In the area of the Alzheimer's Disease, Mom seems to be doing well overall. At least it appears that way to me. Maybe my being here daily does not allow my to evaluate properly on the longer term. There has probably been some slight slippage over the past year.
I notice that stress appears to be a big factor in causing confusion. It is my job to try to keep Mom stress free. Under stress, Mom sometimes does things that are not completely rational. Recently the city-state completed extensive reconstruction of highway 65 running through Fridley. One day after reopening the intersection (with changes) that Mom normally crosses to go to Julie's, the crossing was routed in a different lane. Mom crossed the intersection in what was designated the right turn lane. (Previously it was the proper lane to cross over.) When she saw her mistake she got so upset that she went to the Fridley Police Department and confessed her mistake. They told her that as long as there was no accident or other problems to just forget about it.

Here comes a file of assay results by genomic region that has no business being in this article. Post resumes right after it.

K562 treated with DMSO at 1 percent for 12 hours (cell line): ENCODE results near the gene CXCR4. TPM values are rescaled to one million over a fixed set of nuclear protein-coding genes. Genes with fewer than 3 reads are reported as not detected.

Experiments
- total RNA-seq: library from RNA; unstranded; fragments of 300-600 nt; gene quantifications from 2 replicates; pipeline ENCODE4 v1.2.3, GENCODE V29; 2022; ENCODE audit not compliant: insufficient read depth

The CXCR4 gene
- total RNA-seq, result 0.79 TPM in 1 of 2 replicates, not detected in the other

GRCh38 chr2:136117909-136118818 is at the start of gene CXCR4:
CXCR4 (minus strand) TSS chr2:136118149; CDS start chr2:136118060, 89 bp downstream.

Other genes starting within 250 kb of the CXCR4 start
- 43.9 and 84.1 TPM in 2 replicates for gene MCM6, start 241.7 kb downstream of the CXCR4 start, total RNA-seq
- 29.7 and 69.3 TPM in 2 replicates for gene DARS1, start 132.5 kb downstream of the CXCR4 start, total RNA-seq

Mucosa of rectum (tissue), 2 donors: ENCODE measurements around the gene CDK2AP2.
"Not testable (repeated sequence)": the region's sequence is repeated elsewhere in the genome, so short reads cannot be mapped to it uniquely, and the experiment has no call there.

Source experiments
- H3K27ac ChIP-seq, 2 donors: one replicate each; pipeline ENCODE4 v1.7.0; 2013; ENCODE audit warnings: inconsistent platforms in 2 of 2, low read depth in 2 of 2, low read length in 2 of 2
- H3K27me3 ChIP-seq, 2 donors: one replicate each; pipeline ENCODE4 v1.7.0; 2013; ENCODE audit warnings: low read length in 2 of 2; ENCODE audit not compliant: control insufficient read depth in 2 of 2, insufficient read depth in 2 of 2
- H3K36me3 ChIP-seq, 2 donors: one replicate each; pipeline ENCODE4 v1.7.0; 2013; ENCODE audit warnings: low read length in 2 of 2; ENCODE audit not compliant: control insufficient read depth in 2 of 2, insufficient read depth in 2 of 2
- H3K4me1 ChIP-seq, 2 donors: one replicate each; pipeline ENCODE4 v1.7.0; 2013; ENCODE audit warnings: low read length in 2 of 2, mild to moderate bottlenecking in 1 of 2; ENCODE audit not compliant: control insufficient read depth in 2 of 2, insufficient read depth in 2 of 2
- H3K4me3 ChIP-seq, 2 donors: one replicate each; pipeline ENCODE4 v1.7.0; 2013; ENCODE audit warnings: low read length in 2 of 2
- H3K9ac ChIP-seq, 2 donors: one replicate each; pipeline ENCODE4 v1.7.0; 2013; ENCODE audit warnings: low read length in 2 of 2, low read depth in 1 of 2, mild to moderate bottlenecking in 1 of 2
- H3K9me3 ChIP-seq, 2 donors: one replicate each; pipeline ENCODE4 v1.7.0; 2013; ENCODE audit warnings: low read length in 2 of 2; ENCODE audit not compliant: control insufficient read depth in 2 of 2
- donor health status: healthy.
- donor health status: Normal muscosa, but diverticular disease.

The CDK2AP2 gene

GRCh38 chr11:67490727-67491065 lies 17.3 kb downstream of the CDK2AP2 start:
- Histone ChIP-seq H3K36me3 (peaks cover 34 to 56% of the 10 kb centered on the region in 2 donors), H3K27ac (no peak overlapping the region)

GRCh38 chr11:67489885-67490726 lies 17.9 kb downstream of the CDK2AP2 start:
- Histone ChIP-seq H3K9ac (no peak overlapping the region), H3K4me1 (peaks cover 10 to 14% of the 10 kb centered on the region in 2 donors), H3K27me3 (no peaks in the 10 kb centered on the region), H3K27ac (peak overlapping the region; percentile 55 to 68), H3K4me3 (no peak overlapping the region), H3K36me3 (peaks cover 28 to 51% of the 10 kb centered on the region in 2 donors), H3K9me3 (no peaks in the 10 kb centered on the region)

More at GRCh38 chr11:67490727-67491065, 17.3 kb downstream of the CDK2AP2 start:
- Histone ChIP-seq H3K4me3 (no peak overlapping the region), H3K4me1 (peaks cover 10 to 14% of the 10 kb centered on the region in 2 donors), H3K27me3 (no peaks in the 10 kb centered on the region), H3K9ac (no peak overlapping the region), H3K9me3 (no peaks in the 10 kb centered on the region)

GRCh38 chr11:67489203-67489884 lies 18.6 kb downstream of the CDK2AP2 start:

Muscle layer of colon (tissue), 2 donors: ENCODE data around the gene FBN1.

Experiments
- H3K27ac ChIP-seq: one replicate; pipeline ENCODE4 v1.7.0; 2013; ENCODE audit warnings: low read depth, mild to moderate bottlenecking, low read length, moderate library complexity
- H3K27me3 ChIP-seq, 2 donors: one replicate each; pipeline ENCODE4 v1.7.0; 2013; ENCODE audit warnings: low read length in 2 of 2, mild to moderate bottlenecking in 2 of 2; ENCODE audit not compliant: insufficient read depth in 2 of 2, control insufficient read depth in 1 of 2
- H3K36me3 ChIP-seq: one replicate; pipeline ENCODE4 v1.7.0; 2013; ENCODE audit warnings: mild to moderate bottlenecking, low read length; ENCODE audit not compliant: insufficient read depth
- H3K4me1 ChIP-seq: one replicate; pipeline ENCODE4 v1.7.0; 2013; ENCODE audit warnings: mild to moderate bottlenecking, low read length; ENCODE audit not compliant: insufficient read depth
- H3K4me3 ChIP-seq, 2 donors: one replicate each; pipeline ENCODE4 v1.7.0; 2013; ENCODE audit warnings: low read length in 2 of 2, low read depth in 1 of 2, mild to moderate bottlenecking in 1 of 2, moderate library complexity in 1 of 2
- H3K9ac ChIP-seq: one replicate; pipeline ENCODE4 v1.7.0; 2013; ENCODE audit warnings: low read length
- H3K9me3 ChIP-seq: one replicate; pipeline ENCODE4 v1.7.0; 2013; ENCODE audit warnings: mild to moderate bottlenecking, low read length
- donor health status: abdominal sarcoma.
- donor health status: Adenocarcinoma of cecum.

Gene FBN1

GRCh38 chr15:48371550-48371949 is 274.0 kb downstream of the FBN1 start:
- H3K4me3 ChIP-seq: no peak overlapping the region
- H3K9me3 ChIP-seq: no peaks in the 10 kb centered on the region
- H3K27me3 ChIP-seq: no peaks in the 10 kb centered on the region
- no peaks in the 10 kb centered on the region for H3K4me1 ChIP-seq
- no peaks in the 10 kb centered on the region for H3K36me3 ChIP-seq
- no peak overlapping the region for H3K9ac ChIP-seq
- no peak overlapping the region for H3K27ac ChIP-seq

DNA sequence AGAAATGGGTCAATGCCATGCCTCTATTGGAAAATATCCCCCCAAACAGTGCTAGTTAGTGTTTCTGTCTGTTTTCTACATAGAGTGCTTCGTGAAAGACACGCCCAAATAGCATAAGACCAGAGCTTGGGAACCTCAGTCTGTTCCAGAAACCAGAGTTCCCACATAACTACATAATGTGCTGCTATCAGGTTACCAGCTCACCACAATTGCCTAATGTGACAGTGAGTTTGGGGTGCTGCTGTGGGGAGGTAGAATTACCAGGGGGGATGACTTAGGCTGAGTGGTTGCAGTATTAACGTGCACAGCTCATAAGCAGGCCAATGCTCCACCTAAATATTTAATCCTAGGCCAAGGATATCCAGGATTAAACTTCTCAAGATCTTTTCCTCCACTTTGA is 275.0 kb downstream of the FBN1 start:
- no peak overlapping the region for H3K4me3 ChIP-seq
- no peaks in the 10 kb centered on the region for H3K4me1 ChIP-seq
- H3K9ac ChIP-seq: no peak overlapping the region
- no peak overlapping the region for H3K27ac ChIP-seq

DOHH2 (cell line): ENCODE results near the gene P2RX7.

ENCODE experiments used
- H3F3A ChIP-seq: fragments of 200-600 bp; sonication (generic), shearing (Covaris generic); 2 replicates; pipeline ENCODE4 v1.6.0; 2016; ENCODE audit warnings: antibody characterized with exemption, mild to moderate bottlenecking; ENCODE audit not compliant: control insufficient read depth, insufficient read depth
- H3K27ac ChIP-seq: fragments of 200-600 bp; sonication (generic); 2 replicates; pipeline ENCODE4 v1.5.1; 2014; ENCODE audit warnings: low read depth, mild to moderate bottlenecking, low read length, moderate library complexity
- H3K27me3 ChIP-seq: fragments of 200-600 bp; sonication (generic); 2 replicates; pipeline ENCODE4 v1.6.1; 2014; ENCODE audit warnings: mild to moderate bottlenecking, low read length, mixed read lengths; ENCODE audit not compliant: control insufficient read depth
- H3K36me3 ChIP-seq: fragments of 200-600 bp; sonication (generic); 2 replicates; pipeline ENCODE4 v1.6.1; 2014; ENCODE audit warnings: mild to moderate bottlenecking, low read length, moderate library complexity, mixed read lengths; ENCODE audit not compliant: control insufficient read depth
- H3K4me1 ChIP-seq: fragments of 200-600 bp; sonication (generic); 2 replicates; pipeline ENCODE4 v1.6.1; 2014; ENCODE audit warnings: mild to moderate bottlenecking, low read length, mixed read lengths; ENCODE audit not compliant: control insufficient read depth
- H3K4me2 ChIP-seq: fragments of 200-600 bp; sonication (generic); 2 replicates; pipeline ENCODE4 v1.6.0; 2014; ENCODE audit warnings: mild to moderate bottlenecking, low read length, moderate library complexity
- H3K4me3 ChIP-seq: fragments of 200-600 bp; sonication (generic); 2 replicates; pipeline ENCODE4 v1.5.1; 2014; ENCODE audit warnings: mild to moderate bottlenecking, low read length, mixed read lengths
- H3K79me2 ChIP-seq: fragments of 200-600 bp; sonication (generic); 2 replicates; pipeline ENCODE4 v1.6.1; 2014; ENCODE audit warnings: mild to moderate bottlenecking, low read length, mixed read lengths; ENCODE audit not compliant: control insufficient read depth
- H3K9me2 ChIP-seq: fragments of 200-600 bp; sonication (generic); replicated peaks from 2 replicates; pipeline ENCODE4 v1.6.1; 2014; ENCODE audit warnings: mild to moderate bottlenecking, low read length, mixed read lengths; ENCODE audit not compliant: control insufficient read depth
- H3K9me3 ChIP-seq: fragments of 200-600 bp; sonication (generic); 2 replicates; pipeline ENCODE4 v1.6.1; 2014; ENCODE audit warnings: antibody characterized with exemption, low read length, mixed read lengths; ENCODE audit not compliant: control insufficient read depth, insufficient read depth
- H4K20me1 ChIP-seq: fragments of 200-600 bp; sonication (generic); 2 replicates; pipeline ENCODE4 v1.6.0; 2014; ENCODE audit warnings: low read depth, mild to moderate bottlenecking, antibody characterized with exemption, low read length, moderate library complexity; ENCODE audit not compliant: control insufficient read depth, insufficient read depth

That was probably the first time in the history of the Fridley Police Department that anyone confessed to making a driving error after the fact. Is there a more honest and humble lady in all the world? I made the same mistake the first time I went over the intersection, I just didn't advertise it.
I have started taking over more of the driving when we go somewhere together. If she does not feel comfortable about driving to a certain location she will ask me to drive. A short time ago she had an appointment with her dermatologist to look at a small spot on her hip. The dermatologist was on Beam Avenue just off White Bear Avenue in Maplewood. She had gone there a few times before but not for some time. She told me that she was comfortable about driving over alone. We reviewed the route the evening before and again that morning. She seemed to have it down. (694 to White Bear Avenue etc.) Unfortunately instead of staying on 694, she turned north on 35W. She soon realized her mistake and then tried to correct by turning east. She ended up so confused that she simply came home in tears. As a result, I drive her to any location that she has not gone to recently or is not totally comfortable with.